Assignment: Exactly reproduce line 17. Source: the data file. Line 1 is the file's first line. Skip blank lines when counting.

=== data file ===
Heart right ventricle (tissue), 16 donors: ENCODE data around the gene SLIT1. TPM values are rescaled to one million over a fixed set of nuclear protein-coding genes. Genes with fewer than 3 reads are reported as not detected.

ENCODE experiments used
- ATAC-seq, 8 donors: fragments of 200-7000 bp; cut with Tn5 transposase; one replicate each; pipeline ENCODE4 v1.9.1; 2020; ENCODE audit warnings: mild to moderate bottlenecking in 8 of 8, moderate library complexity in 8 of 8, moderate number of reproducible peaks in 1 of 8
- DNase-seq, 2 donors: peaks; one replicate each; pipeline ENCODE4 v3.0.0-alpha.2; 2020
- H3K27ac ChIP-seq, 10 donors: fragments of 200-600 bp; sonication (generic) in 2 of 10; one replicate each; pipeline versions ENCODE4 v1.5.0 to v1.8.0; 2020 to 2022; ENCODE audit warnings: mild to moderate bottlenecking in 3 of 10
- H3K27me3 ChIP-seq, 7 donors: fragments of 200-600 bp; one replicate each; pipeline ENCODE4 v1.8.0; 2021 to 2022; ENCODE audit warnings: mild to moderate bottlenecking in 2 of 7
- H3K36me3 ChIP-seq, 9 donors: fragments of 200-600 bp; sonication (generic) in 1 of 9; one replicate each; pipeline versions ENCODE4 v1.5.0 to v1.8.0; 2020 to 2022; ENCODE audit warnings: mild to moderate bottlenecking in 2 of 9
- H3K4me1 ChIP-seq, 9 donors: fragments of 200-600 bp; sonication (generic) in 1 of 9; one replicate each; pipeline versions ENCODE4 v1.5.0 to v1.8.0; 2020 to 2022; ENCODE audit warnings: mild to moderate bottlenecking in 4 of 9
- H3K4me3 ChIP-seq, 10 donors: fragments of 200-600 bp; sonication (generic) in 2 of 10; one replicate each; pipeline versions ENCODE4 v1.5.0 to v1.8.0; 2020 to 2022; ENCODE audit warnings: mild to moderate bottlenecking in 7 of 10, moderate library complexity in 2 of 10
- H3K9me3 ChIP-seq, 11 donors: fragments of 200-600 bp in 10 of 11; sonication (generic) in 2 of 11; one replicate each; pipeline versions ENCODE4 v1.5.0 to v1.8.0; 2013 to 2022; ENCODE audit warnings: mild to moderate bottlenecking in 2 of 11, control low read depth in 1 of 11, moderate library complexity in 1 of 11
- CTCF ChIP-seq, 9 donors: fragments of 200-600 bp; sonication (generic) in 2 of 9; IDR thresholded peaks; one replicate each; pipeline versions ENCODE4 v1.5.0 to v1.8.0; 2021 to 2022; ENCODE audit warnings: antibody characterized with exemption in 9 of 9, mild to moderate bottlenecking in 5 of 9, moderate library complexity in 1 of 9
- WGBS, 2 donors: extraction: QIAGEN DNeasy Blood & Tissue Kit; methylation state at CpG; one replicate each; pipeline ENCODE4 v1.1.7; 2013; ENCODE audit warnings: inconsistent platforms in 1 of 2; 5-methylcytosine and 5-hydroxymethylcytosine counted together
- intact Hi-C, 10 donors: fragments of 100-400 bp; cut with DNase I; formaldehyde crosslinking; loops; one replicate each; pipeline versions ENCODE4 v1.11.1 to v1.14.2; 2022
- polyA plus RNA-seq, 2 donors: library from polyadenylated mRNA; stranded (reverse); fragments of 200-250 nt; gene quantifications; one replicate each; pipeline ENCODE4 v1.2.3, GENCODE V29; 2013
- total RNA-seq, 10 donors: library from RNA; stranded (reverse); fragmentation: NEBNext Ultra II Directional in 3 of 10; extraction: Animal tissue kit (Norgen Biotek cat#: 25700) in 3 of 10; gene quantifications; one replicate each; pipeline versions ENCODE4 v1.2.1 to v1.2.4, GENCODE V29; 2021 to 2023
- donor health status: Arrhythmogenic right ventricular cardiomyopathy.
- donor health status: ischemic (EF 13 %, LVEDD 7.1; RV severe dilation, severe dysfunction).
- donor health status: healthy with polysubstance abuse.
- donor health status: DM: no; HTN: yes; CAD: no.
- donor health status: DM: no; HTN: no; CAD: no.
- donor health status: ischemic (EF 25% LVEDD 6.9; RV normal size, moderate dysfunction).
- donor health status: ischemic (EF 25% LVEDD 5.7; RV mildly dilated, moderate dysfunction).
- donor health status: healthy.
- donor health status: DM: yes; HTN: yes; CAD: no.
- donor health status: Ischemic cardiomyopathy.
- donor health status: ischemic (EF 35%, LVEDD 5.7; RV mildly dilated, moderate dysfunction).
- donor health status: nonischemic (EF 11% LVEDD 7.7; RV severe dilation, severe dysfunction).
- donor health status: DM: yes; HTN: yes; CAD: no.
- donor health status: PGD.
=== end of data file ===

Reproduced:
- donor health status: ischemic (EF 13 %, LVEDD 7.1; RV severe dilation, severe dysfunction).